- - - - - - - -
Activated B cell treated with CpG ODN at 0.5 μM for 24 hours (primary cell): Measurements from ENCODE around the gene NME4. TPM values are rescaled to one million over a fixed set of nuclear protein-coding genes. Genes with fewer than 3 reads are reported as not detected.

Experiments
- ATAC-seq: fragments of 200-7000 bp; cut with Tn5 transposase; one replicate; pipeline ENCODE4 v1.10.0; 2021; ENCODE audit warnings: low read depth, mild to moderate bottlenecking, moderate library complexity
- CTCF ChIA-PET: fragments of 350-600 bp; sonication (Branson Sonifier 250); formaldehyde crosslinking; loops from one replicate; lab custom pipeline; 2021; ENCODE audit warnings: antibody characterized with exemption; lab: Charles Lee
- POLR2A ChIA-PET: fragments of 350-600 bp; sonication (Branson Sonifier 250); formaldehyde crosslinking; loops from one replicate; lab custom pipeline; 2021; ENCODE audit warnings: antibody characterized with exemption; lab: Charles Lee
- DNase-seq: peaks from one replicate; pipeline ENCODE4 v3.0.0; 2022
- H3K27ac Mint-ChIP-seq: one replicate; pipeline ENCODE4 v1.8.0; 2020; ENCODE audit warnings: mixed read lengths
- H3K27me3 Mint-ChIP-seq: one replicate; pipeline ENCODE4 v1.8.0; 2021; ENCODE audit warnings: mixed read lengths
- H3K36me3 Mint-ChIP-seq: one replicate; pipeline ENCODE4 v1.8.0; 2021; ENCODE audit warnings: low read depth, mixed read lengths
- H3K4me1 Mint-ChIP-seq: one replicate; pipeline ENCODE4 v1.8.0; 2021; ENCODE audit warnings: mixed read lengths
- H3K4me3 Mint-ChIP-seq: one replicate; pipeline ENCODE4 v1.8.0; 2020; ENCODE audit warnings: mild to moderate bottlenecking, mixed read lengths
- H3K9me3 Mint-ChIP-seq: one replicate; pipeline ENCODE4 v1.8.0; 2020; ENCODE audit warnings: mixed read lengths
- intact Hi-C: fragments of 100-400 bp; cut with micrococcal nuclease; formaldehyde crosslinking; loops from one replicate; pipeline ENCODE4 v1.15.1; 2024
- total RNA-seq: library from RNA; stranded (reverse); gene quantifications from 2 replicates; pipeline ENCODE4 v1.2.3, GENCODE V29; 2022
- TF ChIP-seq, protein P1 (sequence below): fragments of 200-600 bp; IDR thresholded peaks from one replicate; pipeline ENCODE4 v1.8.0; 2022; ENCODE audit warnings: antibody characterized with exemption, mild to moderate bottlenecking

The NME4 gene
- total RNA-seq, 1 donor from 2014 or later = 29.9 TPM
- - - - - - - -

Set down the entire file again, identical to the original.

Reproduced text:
Activated B cell treated with CpG ODN at 0.5 μM for 24 hours (primary cell): Measurements from ENCODE around the gene NME4. TPM values are rescaled to one million over a fixed set of nuclear protein-coding genes. Genes with fewer than 3 reads are reported as not detected.

Experiments
- ATAC-seq: fragments of 200-7000 bp; cut with Tn5 transposase; one replicate; pipeline ENCODE4 v1.10.0; 2021; ENCODE audit warnings: low read depth, mild to moderate bottlenecking, moderate library complexity
- CTCF ChIA-PET: fragments of 350-600 bp; sonication (Branson Sonifier 250); formaldehyde crosslinking; loops from one replicate; lab custom pipeline; 2021; ENCODE audit warnings: antibody characterized with exemption; lab: Charles Lee
- POLR2A ChIA-PET: fragments of 350-600 bp; sonication (Branson Sonifier 250); formaldehyde crosslinking; loops from one replicate; lab custom pipeline; 2021; ENCODE audit warnings: antibody characterized with exemption; lab: Charles Lee
- DNase-seq: peaks from one replicate; pipeline ENCODE4 v3.0.0; 2022
- H3K27ac Mint-ChIP-seq: one replicate; pipeline ENCODE4 v1.8.0; 2020; ENCODE audit warnings: mixed read lengths
- H3K27me3 Mint-ChIP-seq: one replicate; pipeline ENCODE4 v1.8.0; 2021; ENCODE audit warnings: mixed read lengths
- H3K36me3 Mint-ChIP-seq: one replicate; pipeline ENCODE4 v1.8.0; 2021; ENCODE audit warnings: low read depth, mixed read lengths
- H3K4me1 Mint-ChIP-seq: one replicate; pipeline ENCODE4 v1.8.0; 2021; ENCODE audit warnings: mixed read lengths
- H3K4me3 Mint-ChIP-seq: one replicate; pipeline ENCODE4 v1.8.0; 2020; ENCODE audit warnings: mild to moderate bottlenecking, mixed read lengths
- H3K9me3 Mint-ChIP-seq: one replicate; pipeline ENCODE4 v1.8.0; 2020; ENCODE audit warnings: mixed read lengths
- intact Hi-C: fragments of 100-400 bp; cut with micrococcal nuclease; formaldehyde crosslinking; loops from one replicate; pipeline ENCODE4 v1.15.1; 2024
- total RNA-seq: library from RNA; stranded (reverse); gene quantifications from 2 replicates; pipeline ENCODE4 v1.2.3, GENCODE V29; 2022
- TF ChIP-seq, protein P1 (sequence below): fragments of 200-600 bp; IDR thresholded peaks from one replicate; pipeline ENCODE4 v1.8.0; 2022; ENCODE audit warnings: antibody characterized with exemption, mild to moderate bottlenecking

The NME4 gene
- total RNA-seq, 1 donor from 2014 or later = 29.9 TPM